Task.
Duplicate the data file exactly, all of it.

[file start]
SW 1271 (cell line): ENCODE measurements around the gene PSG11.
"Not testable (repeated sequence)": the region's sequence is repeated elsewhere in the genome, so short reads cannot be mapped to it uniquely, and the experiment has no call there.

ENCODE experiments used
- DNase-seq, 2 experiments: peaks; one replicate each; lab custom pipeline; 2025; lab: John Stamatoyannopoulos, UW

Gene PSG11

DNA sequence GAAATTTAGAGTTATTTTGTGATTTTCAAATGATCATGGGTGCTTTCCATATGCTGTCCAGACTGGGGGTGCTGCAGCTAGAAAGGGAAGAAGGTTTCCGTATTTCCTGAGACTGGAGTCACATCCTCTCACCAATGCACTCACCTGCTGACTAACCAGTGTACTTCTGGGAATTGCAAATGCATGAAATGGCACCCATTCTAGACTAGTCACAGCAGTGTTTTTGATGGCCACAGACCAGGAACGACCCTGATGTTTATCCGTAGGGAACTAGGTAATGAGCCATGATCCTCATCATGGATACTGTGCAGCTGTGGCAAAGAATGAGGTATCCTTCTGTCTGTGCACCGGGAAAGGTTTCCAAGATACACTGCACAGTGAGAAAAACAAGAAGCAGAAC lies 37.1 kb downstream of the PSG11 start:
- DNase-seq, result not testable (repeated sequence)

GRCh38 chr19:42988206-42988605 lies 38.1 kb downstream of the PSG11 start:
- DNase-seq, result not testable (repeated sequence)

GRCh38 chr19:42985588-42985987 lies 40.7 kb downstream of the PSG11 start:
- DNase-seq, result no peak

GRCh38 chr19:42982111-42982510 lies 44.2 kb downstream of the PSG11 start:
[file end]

SW 1271 (cell line): ENCODE measurements around the gene PSG11.
"Not testable (repeated sequence)": the region's sequence is repeated elsewhere in the genome, so short reads cannot be mapped to it uniquely, and the experiment has no call there.

ENCODE experiments used
- DNase-seq, 2 experiments: peaks; one replicate each; lab custom pipeline; 2025; lab: John Stamatoyannopoulos, UW

Gene PSG11

DNA sequence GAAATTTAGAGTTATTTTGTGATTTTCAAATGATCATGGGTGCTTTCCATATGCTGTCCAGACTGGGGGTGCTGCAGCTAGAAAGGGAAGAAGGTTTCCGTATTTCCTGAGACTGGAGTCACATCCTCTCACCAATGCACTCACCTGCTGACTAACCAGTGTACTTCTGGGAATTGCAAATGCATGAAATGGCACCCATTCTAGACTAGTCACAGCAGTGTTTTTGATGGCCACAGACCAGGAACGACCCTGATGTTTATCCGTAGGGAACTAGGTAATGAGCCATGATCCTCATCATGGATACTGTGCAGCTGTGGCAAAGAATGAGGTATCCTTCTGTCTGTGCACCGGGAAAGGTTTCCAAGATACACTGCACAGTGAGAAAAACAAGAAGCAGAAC lies 37.1 kb downstream of the PSG11 start:
- DNase-seq, result not testable (repeated sequence)

GRCh38 chr19:42988206-42988605 lies 38.1 kb downstream of the PSG11 start:
- DNase-seq, result not testable (repeated sequence)

GRCh38 chr19:42985588-42985987 lies 40.7 kb downstream of the PSG11 start:
- DNase-seq, result no peak

GRCh38 chr19:42982111-42982510 lies 44.2 kb downstream of the PSG11 start: